Enchanting Hakgala Gardens
From experimental station to botanic gardens in 148
August will soon be upon us and Nuwara Eliya's little season will
begin. Memories take me back to Nuwara Eliya, the little country town of
my birth and upbringing. The cool, crisp air that I breathed in over the
years keeps tugging these old heartstrings of mine and my footsteps lead
me on to one of Nuwara Eliya's most beautiful Haunts - 'Hakgala
At an elevation of 5,600-6,000 feet above sea level, it is probably
the highest situated botanical garden anywhere in the world!!
In 1861, almost 148 years ago, Hakgala Gardens was established by Dr.
G.H.K Thwaites, Director of the Royal Botanical Gardens at Peradeniya,
as an Experimental Station and Nursery for Cinchona. Hakgala was
selected because of the similarity of climate and topography of the
Andean Mountains in Peru, home of the wild cinchona.
When coffee, which flourished in Ceylon (now Sri Lanka) was the money
spinner of the coffee Planters, suddenly collapsed, Thwaites, had
Cinchona ready. He distributed millions of plants to the would-be
planters of Cinchona. However, the short-lived boom was over soon, so
Thwaites had Assam tea to take its place. Those who visit Hakgala and
walk up to the top of the Gardens can still see some of the original
Assam tea hybrids Dr. Thwaites introduced in 1870.
Mr. and Mrs. Thwaites died leaving an only child, a daughter. She
grew up to be a stately English lady, very prim and proper. Her parents
had left her a tea estate .As far as my memory goes, it was 'Rosewood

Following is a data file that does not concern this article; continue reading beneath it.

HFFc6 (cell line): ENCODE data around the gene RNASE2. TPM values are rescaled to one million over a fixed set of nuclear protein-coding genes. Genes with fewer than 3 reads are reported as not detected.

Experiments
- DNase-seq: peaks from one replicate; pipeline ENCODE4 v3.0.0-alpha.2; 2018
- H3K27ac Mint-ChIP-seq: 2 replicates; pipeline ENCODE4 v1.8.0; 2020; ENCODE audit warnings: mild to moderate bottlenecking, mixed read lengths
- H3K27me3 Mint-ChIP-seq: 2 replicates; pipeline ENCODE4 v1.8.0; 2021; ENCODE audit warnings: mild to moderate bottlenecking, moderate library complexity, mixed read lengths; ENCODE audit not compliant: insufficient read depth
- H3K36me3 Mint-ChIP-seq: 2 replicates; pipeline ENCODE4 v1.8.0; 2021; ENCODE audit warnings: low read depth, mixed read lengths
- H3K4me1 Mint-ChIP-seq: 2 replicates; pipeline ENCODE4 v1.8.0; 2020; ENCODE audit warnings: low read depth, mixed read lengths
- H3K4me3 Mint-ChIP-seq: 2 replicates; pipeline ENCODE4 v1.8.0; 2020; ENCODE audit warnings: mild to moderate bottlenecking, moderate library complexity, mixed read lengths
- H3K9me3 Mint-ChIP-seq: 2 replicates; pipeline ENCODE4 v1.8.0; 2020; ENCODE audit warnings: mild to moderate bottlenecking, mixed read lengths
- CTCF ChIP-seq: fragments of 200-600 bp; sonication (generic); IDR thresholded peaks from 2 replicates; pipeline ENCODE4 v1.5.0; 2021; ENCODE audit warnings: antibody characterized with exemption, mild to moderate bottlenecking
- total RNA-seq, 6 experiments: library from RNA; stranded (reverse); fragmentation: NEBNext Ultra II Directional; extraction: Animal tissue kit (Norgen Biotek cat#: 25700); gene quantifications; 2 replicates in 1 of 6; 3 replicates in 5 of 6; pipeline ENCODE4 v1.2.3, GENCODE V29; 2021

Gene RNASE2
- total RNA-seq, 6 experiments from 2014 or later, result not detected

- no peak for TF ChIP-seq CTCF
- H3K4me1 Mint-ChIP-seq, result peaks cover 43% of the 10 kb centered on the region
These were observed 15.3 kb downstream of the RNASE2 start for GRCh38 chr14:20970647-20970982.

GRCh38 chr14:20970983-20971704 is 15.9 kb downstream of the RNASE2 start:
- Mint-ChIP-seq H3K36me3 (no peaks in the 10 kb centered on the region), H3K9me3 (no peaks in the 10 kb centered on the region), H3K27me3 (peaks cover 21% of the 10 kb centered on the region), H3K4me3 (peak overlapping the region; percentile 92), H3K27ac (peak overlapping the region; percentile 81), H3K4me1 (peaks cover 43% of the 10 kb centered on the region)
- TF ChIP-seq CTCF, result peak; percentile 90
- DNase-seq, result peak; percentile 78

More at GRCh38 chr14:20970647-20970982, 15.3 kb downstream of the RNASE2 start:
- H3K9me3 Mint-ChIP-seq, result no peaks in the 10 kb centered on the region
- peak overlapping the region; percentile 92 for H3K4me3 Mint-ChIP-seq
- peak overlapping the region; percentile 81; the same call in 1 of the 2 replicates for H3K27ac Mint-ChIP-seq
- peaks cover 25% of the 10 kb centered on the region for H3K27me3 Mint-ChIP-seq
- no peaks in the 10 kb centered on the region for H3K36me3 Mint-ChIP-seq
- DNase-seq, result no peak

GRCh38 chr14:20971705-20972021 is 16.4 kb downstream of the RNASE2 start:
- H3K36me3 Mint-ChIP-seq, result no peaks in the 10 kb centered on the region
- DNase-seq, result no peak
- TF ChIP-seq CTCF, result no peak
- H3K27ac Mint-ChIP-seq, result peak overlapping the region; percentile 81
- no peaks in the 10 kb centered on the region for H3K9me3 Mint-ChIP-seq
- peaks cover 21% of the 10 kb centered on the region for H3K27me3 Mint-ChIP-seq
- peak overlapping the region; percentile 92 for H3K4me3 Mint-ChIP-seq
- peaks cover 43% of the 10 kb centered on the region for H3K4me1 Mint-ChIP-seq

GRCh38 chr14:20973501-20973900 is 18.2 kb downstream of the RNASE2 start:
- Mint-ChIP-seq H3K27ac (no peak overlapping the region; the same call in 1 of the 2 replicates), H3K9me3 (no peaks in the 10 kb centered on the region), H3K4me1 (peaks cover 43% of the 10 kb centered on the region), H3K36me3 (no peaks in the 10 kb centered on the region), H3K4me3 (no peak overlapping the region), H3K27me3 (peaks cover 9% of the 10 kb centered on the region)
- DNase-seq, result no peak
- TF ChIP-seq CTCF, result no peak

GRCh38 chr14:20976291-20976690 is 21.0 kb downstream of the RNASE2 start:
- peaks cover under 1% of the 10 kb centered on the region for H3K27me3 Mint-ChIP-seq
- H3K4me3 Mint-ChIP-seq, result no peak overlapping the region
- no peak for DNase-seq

estate,' bordering the road to Hakgala, at Mahagastota. Being in a
foreign land with no kith and kin, this was relegated to the care of a
proctor, but sad to say, she never acquired it. Miss Thwaites carried on
her life through as a seamstress. Her death was very sad. She was buried
in the Roman Catholic cemetery in Nuwara Eliya. I was a little girl then
and remember Miss Thwaites so very well.
It was not until 1882 that the Ornamental Layout of the Gardens was
begun with the introduction of many Temperate and Tropical plants.
William Nock, the first Curator of Hakgala Gardens created a model
Garden for testing these plants for acclimatization. He was succeeded by
his two sons. J.K. Nock and J.J. Nock. The Nocks cleverly refashioned
the 55 acre experiment into a series of descending terraces and charming
wooded glades. The present Summer House almost at the entrance to the
gardens is a memorial to their outstanding work. It is situated at a
vantage point overlooking the entire Uva Basin, with the nine peaks of
Namunakula, 6,679 feet, in the distant background, Haputale Gap to the